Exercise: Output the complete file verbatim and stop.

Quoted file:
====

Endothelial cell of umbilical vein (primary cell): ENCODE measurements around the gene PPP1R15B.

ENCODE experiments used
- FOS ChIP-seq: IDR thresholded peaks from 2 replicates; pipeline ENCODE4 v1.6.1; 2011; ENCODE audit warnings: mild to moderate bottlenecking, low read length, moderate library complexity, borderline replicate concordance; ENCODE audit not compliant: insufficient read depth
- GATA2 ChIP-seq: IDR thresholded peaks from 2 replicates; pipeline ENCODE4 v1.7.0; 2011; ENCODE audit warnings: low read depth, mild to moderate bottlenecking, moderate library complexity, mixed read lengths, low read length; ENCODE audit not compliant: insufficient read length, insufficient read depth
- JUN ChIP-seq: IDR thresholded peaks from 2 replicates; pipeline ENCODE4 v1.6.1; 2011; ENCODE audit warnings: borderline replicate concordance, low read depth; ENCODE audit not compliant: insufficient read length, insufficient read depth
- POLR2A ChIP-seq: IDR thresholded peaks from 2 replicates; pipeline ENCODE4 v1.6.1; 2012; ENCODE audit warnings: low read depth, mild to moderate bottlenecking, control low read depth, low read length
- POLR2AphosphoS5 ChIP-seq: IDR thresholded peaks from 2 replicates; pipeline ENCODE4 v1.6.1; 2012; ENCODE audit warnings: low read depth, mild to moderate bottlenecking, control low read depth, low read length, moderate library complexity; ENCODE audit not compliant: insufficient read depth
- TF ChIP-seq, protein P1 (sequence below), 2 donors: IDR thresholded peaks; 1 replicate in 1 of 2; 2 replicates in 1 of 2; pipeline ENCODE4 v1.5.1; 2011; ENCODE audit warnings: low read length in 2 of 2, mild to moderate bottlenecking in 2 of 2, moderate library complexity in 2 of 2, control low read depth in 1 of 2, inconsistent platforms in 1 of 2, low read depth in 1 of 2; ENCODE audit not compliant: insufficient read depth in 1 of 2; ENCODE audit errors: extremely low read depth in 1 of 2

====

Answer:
Endothelial cell of umbilical vein (primary cell): ENCODE measurements around the gene PPP1R15B.

ENCODE experiments used
- FOS ChIP-seq: IDR thresholded peaks from 2 replicates; pipeline ENCODE4 v1.6.1; 2011; ENCODE audit warnings: mild to moderate bottlenecking, low read length, moderate library complexity, borderline replicate concordance; ENCODE audit not compliant: insufficient read depth
- GATA2 ChIP-seq: IDR thresholded peaks from 2 replicates; pipeline ENCODE4 v1.7.0; 2011; ENCODE audit warnings: low read depth, mild to moderate bottlenecking, moderate library complexity, mixed read lengths, low read length; ENCODE audit not compliant: insufficient read length, insufficient read depth
- JUN ChIP-seq: IDR thresholded peaks from 2 replicates; pipeline ENCODE4 v1.6.1; 2011; ENCODE audit warnings: borderline replicate concordance, low read depth; ENCODE audit not compliant: insufficient read length, insufficient read depth
- POLR2A ChIP-seq: IDR thresholded peaks from 2 replicates; pipeline ENCODE4 v1.6.1; 2012; ENCODE audit warnings: low read depth, mild to moderate bottlenecking, control low read depth, low read length
- POLR2AphosphoS5 ChIP-seq: IDR thresholded peaks from 2 replicates; pipeline ENCODE4 v1.6.1; 2012; ENCODE audit warnings: low read depth, mild to moderate bottlenecking, control low read depth, low read length, moderate library complexity; ENCODE audit not compliant: insufficient read depth
- TF ChIP-seq, protein P1 (sequence below), 2 donors: IDR thresholded peaks; 1 replicate in 1 of 2; 2 replicates in 1 of 2; pipeline ENCODE4 v1.5.1; 2011; ENCODE audit warnings: low read length in 2 of 2, mild to moderate bottlenecking in 2 of 2, moderate library complexity in 2 of 2, control low read depth in 1 of 2, inconsistent platforms in 1 of 2, low read depth in 1 of 2; ENCODE audit not compliant: insufficient read depth in 1 of 2; ENCODE audit errors: extremely low read depth in 1 of 2